Tennessee Megachurch Leads the Way in Ethnically Diverse Merger

By Diana Chandler
tennessee church
First Baptist Church of LaVergne in central Tennessee recently merged with Hispanic congregation Las Americas. (Courtesy Photo)

Brady Cooper, senior pastor of New Vision Baptist Church in Murfreesboro, Tennessee, received advice from a mentor that came in handy as the church sought to help revitalize First Baptist Church of LaVergne, a church about 20 minutes north of New Vision.

“Before you go making big decisions, look around and see what God’s doing.”

In a model the megachurch had never before undertaken, it led First Baptist LaVergne, a struggling Anglo congregation, to merge with Las Americas, a vibrant Hispanic congregation renting worship space at First LaVergne. The merger remains a congregation autonomous from New Vision.

The move came as New Vision took note of God’s handiwork, New Vision Executive Pastor Greg Freeman told Baptist Press Nov. 8.

First LaVergne needed a pastor. The congregation of about 50 worshipers, all of them retired, was heavily in debt. Interim Pastor Todd Tanner, vice president and chief administrative officer of the Tennessee Baptist Foundation, wanted to retain his position with the foundation.

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On Easter of 2022, Las Americas, a vibrant Hispanic church of about 100 members led by Nathan Velasquez, moved from Franklin to LaVergne and began renting worship space at First LaVergne. The church made the move, Velasquez said, to be closer to where most of its members lived.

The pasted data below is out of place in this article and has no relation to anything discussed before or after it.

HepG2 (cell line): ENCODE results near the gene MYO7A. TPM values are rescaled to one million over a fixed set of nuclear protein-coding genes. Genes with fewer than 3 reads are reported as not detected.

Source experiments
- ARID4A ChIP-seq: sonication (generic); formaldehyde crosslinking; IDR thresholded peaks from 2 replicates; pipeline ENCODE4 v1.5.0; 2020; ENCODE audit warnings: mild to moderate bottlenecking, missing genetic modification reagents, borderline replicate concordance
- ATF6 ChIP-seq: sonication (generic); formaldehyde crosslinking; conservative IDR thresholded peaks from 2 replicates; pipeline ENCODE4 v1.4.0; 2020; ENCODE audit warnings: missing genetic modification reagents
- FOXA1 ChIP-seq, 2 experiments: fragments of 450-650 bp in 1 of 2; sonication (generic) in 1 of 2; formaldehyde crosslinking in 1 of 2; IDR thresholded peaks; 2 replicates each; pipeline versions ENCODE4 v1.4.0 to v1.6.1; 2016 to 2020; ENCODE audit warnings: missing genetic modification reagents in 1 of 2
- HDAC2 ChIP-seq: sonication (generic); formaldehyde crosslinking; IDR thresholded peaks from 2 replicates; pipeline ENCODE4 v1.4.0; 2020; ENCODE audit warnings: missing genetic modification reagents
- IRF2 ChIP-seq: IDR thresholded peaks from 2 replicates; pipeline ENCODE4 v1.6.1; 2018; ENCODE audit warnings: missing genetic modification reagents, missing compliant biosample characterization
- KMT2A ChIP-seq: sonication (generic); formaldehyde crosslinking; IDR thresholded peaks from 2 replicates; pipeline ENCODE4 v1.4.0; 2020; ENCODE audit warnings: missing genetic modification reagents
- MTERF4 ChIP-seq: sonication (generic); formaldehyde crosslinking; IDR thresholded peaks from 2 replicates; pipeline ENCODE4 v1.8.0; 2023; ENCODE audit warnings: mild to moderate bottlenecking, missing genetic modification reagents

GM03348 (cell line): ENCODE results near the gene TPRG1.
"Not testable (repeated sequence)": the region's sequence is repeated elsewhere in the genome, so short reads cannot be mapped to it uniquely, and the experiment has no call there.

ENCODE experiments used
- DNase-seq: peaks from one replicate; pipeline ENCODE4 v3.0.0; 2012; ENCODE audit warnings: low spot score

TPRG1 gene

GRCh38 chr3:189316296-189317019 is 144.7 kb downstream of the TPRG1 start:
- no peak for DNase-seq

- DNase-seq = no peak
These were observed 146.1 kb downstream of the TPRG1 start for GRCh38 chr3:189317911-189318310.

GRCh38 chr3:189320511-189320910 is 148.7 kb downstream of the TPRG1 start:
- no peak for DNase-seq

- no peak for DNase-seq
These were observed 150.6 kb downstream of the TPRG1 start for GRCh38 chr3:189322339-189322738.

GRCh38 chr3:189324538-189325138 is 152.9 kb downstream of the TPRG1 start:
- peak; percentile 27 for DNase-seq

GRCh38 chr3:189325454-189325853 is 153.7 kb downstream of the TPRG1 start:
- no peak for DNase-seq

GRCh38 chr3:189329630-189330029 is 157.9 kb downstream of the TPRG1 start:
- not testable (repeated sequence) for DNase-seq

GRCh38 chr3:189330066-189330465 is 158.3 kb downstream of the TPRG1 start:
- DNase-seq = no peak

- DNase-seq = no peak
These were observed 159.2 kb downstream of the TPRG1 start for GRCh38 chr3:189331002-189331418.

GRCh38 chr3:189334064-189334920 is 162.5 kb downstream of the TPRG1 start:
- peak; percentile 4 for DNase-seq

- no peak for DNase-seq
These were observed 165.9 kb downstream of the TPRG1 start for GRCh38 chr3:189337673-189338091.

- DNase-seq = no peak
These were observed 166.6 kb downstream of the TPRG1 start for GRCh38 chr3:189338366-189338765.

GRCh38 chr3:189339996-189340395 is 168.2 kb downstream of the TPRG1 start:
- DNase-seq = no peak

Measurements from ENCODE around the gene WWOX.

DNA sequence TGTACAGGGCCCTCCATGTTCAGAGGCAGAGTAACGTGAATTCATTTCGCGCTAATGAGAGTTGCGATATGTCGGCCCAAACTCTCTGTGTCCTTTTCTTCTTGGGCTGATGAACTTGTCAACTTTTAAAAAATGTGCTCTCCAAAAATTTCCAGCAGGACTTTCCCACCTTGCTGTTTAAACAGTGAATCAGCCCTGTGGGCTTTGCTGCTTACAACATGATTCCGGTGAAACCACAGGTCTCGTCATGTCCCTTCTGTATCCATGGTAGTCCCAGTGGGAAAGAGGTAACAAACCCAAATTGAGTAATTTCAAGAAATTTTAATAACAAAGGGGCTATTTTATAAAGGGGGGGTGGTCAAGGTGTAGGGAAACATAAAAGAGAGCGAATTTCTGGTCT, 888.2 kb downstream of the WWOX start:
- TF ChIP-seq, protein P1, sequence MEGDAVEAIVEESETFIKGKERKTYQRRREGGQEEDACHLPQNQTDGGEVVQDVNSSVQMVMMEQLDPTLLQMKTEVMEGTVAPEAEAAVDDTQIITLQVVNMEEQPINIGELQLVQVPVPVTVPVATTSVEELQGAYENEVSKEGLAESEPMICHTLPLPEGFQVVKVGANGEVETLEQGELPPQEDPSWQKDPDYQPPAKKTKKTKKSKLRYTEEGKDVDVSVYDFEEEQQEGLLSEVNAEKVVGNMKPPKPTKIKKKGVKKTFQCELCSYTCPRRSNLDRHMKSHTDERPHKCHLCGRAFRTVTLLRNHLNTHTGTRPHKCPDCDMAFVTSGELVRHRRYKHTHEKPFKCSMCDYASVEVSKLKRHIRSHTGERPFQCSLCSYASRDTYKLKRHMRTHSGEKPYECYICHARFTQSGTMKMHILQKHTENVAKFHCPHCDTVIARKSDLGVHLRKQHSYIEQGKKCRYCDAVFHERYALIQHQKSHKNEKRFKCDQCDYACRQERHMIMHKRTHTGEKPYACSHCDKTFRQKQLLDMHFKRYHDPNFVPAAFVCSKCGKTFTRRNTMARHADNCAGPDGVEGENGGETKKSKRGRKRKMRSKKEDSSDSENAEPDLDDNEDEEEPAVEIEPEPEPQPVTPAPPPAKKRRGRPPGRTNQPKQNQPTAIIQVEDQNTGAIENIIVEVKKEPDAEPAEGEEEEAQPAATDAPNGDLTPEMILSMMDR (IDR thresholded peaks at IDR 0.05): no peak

“That was a really good decision because the doubled the amount of attendance in two months,” Velasquez said.

Three months later, with the approval of First LaVergne’s membership, New Vision sent a team of about 40 church members to attend, work and tithe at First LaVergne. The revitalization team could stay at First LaVergne as long as they wanted, even join, Freeman said.

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Nathan Velasquez (Courtesy Photo)

With about 6,400 members, a Sunday worship attendance of 2,000 and yearly undesignated receipts of nearly $10 million, according to Southern Baptist Convention Annual Church Profile data, New Vision was in a position to help First Baptist LaVergne as the smaller church retained its autonomy.

“To send people out to be a part of an autonomous church in any kind of magnitude like this, this is new for us,” Freeman said. “I think it just goes back to the heart of our senior pastor. The Lord has blessed us. Definitely, He’s done a great work here. … It’s not what we’ve done; it’s what God’s done.”

Even before New Vision sent the revitalization team to First LaVergne, the larger church helped the LaVergne congregation develop its youth ministry before the COVID-19 pandemic. New Vision viewed First LaVergne as an important congregation in a community with a high level of lostness that needed to retain the Southern Baptist church, Freeman said.

As New Vision considered First LaVergne’s need for a fulltime pastor, Velasquez caught New Vision’s eye.

“We learned through observation and just through being engaged with him, what a good leader he is,” Freeman said of Velasquez. “Las Americas has grown and we see the fruit of that ministry growth. It kind of just began to dawn that First Baptist could undertake a search for a pastor, that would be fine. But there’s a pastor here.”